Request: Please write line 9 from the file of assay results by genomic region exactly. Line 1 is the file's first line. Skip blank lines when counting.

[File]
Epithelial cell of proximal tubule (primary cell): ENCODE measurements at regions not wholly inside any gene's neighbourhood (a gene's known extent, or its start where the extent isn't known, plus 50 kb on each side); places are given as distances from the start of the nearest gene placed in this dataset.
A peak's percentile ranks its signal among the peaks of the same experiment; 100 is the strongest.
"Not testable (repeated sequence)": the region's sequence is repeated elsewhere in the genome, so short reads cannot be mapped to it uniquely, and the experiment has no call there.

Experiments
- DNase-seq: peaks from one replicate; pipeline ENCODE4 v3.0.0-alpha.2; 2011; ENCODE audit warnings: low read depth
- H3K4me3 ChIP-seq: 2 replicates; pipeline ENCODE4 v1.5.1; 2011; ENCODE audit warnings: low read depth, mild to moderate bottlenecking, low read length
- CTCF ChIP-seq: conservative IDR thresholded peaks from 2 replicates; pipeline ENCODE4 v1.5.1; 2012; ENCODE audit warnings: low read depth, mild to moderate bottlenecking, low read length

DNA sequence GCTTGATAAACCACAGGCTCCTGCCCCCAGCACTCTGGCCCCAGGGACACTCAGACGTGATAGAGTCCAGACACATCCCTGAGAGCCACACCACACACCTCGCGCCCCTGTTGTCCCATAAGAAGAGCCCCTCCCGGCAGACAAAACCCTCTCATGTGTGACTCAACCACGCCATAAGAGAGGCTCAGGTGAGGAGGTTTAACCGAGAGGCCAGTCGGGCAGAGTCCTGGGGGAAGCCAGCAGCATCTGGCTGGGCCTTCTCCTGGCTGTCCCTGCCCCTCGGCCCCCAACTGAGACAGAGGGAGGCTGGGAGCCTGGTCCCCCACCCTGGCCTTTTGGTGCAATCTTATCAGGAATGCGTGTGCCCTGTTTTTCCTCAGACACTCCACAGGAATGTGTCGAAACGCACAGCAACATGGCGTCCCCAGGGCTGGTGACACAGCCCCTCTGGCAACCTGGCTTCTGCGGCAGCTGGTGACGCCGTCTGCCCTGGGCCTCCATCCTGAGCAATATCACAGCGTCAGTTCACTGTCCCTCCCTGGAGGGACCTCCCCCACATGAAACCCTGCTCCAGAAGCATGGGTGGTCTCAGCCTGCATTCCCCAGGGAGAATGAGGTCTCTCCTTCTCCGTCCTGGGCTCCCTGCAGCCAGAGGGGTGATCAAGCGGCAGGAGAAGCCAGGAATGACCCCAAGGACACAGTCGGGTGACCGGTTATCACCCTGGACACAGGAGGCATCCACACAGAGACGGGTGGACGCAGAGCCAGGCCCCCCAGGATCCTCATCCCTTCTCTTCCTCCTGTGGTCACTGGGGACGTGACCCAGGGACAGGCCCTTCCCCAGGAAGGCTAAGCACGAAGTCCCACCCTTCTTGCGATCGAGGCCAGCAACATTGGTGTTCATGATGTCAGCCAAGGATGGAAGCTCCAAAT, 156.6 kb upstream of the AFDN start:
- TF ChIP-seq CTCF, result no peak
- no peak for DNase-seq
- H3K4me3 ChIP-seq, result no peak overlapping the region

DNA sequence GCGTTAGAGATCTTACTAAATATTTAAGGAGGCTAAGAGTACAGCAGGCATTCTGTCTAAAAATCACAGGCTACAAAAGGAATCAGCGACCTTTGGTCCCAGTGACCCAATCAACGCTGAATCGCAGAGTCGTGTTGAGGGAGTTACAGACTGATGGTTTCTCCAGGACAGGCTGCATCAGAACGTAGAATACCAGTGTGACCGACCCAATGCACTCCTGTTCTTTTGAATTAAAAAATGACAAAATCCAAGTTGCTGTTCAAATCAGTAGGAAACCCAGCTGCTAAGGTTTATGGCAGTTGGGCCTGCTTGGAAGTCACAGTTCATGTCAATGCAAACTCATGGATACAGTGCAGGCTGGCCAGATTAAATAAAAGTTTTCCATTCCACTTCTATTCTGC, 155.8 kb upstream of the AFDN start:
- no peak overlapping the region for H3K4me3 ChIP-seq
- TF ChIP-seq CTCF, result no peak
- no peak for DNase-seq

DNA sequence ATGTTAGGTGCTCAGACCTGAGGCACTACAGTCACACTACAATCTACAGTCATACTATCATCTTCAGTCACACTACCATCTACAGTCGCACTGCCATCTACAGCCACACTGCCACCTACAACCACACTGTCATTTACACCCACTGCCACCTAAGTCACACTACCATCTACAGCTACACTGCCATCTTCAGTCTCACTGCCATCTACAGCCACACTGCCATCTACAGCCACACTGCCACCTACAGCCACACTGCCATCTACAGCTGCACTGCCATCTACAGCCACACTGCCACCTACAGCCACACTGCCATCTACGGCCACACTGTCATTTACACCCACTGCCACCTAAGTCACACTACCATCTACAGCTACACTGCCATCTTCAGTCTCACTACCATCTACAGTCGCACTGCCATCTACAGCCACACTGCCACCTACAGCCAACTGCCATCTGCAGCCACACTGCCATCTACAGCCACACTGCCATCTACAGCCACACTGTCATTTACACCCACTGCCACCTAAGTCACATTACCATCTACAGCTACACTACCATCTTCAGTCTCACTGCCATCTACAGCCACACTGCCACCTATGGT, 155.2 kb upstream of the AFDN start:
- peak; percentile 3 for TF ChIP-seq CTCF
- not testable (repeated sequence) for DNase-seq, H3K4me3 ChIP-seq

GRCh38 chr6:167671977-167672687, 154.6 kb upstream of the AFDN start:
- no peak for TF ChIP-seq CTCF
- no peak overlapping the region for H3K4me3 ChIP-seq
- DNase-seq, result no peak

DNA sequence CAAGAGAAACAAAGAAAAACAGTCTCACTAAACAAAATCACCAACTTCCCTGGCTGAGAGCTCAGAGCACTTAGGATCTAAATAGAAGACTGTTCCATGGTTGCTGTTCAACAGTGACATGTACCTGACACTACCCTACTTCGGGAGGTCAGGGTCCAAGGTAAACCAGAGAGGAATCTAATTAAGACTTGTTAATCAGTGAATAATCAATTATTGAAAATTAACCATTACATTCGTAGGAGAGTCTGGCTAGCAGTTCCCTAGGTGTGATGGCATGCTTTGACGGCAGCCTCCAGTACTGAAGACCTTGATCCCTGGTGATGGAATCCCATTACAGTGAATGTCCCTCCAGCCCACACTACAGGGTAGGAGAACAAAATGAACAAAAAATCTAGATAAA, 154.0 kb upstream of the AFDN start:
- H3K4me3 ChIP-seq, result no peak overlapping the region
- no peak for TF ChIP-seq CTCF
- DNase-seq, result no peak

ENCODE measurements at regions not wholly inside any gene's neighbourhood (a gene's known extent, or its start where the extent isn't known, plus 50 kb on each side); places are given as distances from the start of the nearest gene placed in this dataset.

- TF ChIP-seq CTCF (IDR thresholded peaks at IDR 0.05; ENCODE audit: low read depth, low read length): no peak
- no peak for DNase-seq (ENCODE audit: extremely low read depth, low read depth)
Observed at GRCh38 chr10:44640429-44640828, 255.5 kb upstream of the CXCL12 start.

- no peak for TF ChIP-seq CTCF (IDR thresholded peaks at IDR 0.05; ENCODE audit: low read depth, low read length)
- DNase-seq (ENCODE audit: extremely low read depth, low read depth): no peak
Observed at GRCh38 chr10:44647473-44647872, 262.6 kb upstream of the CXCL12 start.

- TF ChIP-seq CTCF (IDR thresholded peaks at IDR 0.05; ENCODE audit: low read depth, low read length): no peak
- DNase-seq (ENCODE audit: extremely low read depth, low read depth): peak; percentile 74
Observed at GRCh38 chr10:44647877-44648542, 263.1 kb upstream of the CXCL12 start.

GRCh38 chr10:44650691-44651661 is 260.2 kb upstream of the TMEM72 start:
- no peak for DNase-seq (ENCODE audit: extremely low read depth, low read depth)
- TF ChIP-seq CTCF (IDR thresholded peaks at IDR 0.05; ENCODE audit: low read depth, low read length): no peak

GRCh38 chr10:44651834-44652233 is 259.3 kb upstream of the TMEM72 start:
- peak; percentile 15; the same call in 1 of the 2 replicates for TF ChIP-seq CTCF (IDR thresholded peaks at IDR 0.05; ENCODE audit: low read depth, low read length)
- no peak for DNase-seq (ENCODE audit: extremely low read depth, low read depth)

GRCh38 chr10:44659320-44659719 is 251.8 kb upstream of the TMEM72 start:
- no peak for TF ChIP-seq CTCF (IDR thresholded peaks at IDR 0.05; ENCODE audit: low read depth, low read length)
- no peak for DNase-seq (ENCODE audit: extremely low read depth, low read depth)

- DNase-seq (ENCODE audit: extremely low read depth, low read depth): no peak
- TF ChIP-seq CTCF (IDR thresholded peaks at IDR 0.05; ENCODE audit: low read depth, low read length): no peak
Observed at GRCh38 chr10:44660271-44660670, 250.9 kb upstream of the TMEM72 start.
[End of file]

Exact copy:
- TF ChIP-seq CTCF, result no peak